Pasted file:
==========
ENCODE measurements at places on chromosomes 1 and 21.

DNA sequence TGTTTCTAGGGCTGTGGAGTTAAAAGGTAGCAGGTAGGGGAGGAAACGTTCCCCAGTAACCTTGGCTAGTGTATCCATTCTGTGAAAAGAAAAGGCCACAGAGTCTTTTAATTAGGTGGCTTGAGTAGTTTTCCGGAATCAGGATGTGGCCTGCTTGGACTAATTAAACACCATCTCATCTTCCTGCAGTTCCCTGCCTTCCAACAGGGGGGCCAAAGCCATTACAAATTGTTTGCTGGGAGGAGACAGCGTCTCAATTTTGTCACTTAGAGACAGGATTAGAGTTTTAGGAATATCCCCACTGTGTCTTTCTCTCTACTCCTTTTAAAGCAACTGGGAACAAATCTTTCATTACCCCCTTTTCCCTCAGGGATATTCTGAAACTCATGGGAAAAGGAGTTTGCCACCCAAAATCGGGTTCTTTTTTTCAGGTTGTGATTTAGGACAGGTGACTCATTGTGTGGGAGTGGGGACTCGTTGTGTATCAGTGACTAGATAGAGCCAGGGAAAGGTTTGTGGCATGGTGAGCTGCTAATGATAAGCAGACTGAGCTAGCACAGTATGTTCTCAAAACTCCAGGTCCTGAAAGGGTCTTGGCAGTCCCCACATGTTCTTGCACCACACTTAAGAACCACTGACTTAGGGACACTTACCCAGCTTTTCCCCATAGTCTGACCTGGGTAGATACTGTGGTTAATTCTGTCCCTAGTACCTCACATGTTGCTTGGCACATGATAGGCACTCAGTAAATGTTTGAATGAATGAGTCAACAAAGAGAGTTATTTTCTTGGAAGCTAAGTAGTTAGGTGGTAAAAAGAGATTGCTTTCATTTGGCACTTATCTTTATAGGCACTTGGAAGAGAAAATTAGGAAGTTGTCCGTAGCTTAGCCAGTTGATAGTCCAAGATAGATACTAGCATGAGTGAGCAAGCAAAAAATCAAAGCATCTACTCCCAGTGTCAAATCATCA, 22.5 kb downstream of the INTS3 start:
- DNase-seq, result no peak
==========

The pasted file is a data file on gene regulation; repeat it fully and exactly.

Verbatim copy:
ENCODE measurements at places on chromosomes 1 and 21.

DNA sequence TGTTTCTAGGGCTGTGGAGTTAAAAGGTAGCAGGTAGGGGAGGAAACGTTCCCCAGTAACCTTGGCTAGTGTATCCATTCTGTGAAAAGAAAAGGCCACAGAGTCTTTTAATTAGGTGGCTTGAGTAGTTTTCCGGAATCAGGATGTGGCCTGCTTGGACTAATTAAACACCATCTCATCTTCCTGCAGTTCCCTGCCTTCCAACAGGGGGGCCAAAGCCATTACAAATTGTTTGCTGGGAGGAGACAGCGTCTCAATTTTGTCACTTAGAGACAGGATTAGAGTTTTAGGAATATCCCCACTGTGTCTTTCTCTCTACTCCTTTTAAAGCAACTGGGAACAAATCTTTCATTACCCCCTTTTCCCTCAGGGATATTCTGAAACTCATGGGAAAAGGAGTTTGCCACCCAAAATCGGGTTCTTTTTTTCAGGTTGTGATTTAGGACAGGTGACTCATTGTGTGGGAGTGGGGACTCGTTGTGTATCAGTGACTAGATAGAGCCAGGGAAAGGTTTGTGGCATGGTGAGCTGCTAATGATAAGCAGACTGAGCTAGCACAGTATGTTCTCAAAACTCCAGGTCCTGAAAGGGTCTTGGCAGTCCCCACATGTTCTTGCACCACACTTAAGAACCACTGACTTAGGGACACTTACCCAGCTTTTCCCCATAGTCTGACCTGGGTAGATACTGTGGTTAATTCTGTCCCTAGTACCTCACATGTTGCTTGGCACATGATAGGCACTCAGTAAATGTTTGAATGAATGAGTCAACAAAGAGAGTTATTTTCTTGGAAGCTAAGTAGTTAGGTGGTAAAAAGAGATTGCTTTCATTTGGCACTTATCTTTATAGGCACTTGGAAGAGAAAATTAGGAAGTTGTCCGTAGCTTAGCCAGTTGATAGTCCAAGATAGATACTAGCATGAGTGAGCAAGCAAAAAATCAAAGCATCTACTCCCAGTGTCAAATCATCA, 22.5 kb downstream of the INTS3 start:
- DNase-seq, result no peak